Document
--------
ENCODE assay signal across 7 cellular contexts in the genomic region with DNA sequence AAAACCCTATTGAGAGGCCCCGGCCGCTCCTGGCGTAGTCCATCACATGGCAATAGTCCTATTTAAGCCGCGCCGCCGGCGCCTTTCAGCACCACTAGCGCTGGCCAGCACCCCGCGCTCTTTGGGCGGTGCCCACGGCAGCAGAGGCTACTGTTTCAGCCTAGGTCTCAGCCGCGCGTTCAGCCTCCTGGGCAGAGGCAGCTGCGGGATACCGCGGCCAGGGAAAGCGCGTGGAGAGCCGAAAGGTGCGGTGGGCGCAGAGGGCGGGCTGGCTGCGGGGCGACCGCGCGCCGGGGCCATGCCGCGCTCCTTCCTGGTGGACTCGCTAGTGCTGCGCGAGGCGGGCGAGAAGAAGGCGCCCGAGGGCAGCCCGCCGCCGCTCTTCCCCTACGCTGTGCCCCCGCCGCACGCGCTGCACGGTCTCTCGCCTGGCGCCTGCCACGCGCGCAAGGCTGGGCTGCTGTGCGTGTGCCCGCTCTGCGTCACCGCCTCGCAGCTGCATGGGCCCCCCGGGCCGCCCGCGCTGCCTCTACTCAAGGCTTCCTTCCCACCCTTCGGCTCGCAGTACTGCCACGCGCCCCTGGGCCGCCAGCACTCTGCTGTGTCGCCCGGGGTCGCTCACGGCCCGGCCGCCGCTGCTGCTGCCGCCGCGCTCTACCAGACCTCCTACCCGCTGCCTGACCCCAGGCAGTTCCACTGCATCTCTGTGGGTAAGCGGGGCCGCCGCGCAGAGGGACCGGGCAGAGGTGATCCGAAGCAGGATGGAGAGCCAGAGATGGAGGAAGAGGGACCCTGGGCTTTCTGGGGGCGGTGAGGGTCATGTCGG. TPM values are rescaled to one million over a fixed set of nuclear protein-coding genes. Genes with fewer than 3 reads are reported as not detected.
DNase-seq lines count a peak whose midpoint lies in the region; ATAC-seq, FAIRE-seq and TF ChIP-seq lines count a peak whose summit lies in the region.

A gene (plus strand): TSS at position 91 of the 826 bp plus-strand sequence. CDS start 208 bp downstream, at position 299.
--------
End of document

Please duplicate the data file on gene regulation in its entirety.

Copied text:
ENCODE assay signal across 7 cellular contexts in the genomic region with DNA sequence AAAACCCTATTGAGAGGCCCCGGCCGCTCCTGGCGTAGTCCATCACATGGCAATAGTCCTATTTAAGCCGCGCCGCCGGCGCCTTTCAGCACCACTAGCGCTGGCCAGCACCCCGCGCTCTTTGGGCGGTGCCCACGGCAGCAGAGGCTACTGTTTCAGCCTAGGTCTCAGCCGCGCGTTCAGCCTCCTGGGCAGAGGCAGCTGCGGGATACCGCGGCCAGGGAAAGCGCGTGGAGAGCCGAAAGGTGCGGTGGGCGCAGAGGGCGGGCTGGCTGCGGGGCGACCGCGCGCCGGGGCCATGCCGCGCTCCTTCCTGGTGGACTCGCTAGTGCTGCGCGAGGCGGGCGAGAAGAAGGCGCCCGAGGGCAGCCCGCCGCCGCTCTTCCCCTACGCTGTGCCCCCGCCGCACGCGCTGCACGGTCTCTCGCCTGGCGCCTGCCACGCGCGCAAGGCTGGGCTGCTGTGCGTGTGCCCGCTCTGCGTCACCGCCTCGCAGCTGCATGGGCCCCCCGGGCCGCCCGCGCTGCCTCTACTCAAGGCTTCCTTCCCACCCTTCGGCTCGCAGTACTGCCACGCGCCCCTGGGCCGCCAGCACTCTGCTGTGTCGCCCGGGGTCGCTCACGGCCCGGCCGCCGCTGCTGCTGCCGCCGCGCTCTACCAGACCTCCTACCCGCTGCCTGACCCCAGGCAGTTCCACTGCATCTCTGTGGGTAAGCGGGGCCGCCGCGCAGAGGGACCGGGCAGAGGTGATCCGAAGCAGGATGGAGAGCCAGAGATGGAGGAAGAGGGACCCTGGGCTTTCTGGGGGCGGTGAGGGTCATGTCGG. TPM values are rescaled to one million over a fixed set of nuclear protein-coding genes. Genes with fewer than 3 reads are reported as not detected.
DNase-seq lines count a peak whose midpoint lies in the region; ATAC-seq, FAIRE-seq and TF ChIP-seq lines count a peak whose summit lies in the region.

A gene (plus strand): TSS at position 91 of the 826 bp plus-strand sequence. CDS start 208 bp downstream, at position 299.